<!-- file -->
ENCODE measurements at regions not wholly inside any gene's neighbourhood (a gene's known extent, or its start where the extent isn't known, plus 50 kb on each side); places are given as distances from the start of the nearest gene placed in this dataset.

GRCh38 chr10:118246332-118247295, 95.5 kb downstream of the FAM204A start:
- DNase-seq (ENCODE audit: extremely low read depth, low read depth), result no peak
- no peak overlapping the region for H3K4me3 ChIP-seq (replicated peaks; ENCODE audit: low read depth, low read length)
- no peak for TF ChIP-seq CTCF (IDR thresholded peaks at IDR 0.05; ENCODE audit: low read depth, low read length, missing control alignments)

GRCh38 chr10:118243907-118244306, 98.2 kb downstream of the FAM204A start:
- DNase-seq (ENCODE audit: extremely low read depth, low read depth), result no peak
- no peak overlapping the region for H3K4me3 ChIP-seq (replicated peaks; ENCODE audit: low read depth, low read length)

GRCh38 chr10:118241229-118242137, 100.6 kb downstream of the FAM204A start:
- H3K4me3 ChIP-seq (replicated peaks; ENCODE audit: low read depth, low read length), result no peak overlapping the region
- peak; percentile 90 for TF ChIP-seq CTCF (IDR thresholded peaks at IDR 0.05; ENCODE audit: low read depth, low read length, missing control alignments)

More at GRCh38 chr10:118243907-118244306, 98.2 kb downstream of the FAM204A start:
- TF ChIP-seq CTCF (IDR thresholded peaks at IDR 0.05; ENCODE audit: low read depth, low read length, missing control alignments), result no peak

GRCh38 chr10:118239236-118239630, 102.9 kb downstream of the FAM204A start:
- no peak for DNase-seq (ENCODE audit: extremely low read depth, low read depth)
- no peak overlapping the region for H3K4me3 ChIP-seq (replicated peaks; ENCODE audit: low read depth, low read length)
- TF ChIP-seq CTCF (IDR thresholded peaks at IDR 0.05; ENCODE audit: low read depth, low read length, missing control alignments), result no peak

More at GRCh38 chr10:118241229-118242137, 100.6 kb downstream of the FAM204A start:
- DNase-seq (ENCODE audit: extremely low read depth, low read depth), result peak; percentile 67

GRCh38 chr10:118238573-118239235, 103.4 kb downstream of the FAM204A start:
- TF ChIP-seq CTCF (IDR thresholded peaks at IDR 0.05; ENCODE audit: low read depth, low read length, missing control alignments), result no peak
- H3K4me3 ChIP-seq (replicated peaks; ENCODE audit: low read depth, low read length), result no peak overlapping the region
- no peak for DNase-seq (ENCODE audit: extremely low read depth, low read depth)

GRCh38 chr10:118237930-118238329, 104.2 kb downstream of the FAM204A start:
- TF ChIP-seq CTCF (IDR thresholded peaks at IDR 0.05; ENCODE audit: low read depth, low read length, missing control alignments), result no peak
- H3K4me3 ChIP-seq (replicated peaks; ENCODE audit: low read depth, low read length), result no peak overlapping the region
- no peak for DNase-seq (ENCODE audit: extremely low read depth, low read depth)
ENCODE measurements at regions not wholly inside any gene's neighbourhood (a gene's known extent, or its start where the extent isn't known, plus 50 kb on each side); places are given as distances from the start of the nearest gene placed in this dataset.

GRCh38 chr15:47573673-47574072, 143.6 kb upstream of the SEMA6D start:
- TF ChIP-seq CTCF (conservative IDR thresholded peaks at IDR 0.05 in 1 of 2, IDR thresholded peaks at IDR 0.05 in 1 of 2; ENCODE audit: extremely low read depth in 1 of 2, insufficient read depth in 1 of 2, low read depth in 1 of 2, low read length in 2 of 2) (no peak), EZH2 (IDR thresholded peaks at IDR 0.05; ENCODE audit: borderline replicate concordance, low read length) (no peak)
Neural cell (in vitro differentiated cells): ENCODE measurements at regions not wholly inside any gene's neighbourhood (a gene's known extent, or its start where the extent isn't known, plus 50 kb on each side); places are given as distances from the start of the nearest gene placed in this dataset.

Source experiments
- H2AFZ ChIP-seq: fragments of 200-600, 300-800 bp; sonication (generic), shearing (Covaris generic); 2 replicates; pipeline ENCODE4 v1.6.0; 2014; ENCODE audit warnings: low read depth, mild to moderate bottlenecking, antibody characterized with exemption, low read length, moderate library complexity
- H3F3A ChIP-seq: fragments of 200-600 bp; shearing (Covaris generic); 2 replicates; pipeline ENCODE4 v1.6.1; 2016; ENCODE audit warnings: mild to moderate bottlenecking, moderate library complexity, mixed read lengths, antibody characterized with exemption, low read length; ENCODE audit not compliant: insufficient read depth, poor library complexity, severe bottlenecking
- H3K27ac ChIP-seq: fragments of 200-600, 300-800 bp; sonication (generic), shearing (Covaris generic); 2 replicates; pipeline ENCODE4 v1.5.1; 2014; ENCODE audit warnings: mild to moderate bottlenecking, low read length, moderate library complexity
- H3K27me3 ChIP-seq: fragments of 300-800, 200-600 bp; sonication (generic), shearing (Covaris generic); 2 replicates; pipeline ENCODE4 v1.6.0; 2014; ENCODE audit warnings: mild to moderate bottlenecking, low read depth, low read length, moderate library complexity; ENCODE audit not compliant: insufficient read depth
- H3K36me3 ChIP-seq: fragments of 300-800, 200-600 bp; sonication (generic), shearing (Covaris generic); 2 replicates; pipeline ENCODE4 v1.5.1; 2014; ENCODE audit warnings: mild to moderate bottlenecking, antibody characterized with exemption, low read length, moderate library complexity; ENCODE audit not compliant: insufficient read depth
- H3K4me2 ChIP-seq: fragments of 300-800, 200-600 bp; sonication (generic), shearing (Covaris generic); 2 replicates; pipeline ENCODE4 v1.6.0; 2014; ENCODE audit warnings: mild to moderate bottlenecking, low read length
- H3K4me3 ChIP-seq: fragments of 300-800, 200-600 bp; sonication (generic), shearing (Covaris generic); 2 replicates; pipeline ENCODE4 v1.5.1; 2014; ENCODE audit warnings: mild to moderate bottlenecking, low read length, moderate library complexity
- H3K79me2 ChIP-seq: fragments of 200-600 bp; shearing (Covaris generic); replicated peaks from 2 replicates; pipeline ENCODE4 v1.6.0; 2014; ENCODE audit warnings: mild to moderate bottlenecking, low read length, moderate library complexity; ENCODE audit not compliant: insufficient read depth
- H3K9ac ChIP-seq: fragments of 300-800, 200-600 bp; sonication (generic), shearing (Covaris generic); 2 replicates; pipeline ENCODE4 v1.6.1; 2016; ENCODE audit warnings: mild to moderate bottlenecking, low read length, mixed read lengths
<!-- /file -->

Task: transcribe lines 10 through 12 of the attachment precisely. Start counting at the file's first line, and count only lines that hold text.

- H3K4me3 ChIP-seq (replicated peaks; ENCODE audit: low read depth, low read length), result no peak overlapping the region
- peak; percentile 90 for TF ChIP-seq CTCF (IDR thresholded peaks at IDR 0.05; ENCODE audit: low read depth, low read length, missing control alignments)

More at GRCh38 chr10:118243907-118244306, 98.2 kb downstream of the FAM204A start: